Discussions to Have with Your Kids: Helium Can Kill You
[Editor's Note: Last weekend, 14-year-old Ashley Long died after inhaling helium at a birthday party. If that sentence made you stop in your tracks, you're probably like every other person who tried to change their voice. I think of the movie My Best Friend's Wedding where the teen boys were hanging out, singing in funny voices. I don't think I knew that helium can kill you. Dori at Cleveland Homeschooler is helping get the word out about the dangers -- and imploring you to talk to your kids. I know I will be -- after I tell my husband first! -Jenna]
But who hasn’t breathed in a little helium out of a balloon so they could temporarily sound like Donald Duck? I have. And I had no idea how dangerous it could be. Helium inhalation as evolved from simple amusement while cleaning up after a party to using it AS the party. Helium has become a cheap high for many teens. Why is it so dangerous?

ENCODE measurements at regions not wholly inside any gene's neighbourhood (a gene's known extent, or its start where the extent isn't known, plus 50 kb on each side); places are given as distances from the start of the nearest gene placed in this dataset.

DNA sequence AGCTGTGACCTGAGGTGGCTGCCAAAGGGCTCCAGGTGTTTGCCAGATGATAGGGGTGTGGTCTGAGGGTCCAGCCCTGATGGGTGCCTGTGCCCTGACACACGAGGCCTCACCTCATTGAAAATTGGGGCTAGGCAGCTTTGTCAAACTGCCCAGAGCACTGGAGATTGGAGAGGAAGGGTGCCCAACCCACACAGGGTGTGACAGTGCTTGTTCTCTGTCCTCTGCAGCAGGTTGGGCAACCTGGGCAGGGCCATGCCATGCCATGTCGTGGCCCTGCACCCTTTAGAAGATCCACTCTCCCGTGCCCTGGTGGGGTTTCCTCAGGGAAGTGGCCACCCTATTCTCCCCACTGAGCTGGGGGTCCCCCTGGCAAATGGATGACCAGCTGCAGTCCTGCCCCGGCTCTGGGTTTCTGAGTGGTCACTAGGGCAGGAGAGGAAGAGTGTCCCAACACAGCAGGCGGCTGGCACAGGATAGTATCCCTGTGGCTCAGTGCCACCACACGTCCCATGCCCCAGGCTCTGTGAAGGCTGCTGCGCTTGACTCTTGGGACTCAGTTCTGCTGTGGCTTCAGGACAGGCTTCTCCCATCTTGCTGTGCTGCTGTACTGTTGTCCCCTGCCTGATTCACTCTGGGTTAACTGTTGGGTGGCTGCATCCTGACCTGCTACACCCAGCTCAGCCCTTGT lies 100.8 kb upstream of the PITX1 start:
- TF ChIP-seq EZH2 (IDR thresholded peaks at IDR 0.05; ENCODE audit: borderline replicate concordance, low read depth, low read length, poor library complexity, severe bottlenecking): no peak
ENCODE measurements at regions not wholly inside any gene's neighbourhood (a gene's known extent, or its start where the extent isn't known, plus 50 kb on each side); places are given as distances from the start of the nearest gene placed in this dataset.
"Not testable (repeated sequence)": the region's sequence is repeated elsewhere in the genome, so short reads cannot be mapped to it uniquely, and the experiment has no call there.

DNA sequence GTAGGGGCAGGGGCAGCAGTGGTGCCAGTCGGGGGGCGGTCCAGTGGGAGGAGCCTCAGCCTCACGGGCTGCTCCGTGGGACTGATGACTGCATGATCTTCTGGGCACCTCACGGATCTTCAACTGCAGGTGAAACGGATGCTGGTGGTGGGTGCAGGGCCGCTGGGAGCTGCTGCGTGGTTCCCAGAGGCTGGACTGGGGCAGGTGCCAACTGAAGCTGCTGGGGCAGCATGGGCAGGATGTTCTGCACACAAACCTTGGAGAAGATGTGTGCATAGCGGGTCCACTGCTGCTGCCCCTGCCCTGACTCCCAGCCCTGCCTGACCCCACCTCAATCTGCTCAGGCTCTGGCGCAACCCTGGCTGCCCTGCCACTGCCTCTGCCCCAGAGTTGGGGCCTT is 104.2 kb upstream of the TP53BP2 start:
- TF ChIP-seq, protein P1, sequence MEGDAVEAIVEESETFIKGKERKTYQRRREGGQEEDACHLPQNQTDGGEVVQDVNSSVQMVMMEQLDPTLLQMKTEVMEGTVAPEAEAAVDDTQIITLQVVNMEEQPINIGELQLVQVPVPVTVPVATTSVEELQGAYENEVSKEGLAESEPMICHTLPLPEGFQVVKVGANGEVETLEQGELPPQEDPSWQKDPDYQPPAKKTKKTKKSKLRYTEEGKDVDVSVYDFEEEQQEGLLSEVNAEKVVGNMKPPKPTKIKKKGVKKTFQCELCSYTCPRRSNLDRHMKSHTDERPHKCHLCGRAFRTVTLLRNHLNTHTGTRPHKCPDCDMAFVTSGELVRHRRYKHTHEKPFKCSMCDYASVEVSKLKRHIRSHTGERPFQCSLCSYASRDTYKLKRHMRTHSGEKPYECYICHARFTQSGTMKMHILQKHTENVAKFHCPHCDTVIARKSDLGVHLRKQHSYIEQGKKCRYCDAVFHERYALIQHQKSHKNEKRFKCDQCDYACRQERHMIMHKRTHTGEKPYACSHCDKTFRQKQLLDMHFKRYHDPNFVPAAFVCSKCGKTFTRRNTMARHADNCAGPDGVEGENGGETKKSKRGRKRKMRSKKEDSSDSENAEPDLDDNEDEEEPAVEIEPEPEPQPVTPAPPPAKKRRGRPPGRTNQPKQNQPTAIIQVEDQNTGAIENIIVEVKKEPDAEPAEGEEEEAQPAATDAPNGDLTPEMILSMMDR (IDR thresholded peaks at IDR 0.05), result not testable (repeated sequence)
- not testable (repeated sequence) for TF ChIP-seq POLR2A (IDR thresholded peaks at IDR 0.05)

Chances are that a little helium out of a balloon will, at worst, just cause you to pass out. But there is a growing trend of using helium tanks at parties which greatly increases the risks of something very bad happening. First, as stated above, if helium is being forced into your lungs, oxygen is being forced out – rapidly. And even a basic understanding of science tells us that no oxygen = no body function. Second, the force of inhaling helium out of these pressurized tanks is strong enough to rupture the lungs. This article explains things further.
So talk to your kids. And tell your friends to talk to their kids.
Photo Credit: kaizat.